The plot is tight and intricate without being ridiculously convoluted. The characters have meat and gristle. Within a very short time they will be plunged into terror and anarchy. It would be interesting to check in on Ruzsky on New Year's 1918 to see whether he or any of the other characters in The White Russian are still alive.
Although Tom Bradby does not write with the existential ache of Martin Cruz Smith, he is able to touch the underlying disquiet of a time and place. This is a very evocative and satifying thriller.
16 von 16 Kunden fanden die folgende Rezension hilfreich
A great follow-up to "The Master of Rain" 10. Juli 2004
Von Todd, compulsive reader - Veröffentlicht auf
Format: Taschenbuch
I read a lot of historical fiction. The two things that draw my attention & garner my enthusiasm are (1) authentic historical setting & details, and (2) a plot & characters more interesting than a mere "history book". In his first novel "The Master of Rain" set in 1920s Shanghai, Tom Bradby delivered on both of these in spades. As a follow-up to this impressive debut, "The White Russian" does not disappoint.
Set in St. Petersburg during the first stirrings of the Bolshevik revolution, this book rings with impressive authenticity. The detachment of the Tsar's regime, the role of the secret police, the aristocratic class & their sense of entitlement, the desperation of budding revolutionaries, all of these ring true. A great setting for a murder mystery, as the story's hero, a discredited police inspector, finds two bodies on the frozen river outside the Tsar's winter palace. As the book begins, Inspector Ruzsky has no idea the complex & twisted path his investigation will take before the killer or killers are finally revealed.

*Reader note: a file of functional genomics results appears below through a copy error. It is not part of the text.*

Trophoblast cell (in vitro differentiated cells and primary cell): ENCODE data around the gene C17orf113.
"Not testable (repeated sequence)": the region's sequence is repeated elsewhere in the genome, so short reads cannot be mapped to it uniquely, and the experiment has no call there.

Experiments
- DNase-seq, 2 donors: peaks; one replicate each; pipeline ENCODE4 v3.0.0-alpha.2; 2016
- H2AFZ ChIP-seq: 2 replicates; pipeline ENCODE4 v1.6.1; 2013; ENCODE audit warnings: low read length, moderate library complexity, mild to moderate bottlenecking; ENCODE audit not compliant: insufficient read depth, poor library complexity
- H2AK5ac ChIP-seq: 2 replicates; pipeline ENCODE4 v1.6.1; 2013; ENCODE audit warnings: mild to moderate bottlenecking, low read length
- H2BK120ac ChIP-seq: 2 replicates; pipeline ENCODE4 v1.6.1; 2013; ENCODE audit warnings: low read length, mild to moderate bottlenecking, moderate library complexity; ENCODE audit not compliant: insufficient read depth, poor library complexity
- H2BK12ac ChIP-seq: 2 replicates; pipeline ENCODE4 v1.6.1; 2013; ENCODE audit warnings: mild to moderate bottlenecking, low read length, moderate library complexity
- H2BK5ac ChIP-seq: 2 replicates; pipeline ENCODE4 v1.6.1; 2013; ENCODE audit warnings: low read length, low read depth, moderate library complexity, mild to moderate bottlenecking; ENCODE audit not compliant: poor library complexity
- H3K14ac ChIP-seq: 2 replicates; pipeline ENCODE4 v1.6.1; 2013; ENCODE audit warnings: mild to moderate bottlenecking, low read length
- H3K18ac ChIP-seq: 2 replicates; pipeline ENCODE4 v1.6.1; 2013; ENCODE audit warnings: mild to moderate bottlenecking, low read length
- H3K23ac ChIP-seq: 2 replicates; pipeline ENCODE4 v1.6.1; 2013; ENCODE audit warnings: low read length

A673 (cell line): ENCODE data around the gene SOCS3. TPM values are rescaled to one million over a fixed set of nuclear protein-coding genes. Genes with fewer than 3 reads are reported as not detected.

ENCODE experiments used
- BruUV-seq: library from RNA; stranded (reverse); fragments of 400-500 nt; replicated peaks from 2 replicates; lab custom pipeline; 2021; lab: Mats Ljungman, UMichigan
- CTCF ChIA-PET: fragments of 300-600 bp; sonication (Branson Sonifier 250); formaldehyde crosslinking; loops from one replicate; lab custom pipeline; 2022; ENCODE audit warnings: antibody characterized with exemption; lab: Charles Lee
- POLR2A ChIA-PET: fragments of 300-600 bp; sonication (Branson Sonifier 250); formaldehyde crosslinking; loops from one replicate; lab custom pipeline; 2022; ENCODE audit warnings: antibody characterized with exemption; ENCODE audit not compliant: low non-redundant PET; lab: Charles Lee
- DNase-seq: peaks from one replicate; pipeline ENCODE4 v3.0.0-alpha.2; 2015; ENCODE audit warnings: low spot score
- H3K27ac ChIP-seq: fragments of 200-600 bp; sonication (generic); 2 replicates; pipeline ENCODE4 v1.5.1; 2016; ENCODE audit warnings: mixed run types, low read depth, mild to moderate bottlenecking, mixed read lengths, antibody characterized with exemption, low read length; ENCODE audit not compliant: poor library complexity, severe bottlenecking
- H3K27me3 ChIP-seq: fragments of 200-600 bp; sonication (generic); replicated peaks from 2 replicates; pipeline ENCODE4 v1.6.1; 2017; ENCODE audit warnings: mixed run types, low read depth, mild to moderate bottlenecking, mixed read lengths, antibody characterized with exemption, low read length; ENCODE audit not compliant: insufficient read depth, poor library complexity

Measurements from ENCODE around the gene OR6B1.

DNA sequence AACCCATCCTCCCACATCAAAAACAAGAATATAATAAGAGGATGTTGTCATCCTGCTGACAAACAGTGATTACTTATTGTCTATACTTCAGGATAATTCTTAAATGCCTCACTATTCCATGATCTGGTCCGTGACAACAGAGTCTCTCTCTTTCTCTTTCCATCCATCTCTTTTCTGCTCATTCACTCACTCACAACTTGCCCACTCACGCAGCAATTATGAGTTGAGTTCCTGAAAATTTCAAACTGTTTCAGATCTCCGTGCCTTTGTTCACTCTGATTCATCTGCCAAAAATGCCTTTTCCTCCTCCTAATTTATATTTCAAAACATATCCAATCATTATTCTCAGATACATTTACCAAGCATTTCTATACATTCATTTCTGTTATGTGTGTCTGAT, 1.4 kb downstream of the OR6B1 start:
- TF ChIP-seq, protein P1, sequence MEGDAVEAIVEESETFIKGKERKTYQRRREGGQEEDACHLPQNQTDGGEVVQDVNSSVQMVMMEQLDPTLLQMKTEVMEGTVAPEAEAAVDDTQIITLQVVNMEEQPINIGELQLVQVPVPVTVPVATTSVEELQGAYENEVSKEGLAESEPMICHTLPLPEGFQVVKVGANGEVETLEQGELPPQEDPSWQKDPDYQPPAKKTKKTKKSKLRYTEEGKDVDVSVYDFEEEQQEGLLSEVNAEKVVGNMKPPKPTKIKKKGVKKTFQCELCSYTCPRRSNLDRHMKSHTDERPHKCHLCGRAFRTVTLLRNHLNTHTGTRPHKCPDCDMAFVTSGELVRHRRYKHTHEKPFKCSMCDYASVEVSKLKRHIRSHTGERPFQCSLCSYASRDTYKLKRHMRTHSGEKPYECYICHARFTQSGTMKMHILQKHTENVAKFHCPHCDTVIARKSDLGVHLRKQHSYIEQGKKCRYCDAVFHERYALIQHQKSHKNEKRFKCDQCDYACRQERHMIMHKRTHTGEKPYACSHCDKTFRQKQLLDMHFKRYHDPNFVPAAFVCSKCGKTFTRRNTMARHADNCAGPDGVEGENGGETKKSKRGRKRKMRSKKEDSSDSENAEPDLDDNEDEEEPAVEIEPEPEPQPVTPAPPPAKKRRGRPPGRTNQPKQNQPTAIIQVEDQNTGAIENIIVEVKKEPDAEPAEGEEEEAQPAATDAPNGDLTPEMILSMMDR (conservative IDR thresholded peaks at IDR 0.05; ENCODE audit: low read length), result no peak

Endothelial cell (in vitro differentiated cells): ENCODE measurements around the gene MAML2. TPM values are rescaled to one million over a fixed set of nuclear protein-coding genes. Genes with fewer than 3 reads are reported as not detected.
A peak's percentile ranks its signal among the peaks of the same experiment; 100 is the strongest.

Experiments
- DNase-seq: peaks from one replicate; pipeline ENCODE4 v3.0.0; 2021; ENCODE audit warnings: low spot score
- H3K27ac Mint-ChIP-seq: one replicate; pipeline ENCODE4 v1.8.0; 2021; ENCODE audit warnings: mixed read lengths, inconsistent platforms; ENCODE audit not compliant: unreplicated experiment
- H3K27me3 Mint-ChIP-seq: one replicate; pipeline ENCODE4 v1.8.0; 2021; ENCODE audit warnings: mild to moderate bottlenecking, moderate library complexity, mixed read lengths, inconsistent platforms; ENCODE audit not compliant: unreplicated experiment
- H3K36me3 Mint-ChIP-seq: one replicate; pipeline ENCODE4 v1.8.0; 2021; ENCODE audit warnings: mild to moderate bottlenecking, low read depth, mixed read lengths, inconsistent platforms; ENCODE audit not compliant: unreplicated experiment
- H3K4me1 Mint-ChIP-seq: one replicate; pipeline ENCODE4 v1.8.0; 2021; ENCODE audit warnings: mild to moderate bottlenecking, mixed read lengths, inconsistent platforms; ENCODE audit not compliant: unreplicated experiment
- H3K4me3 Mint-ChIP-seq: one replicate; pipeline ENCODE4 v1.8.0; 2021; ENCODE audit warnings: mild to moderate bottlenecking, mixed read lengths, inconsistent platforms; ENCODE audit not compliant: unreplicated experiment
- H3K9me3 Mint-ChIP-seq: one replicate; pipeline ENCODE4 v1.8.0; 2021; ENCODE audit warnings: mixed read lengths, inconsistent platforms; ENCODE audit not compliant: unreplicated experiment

This author is a major new talent in historical fiction, & has twice now mastered all the elements of an engrossing story that transports us to another time & place. Where to next, Mr. Bradby?
6 von 6 Kunden fanden die folgende Rezension hilfreich
Zhivago-like characterizations and authentic period feel 26. Mai 2008
Von Arthur Tirrell - Veröffentlicht auf
Format: Taschenbuch Verifizierter Kauf
It's the winter of 1917. Russia is in the midst of a debilitating war. Food is almost non-existent. Fuel and clothing are nearly exhausted. The populace is desperate and very angry at the way the war has been botched by the Czar, and everywhere, every day, biting winds and ever-present snow threaten to freeze solid everything not able to remain in constant motion.

Into this bleak setting comes Chief St. Petersburg Police Investigator Ruzsky, scion of a well positioned and prominent Russian family, but himself only just returned from two years of vodka-sodden exile brought on by what many feel was a foolish defense of his loyal assistant, Deputy chief Investigator Pavel, after a case turned the wrong way. Now, two people have been murdered on the ice-covered river Neva, and despite the presence of the Okhrana, the Czar's secret police, it's Ruzsky's job to investigate.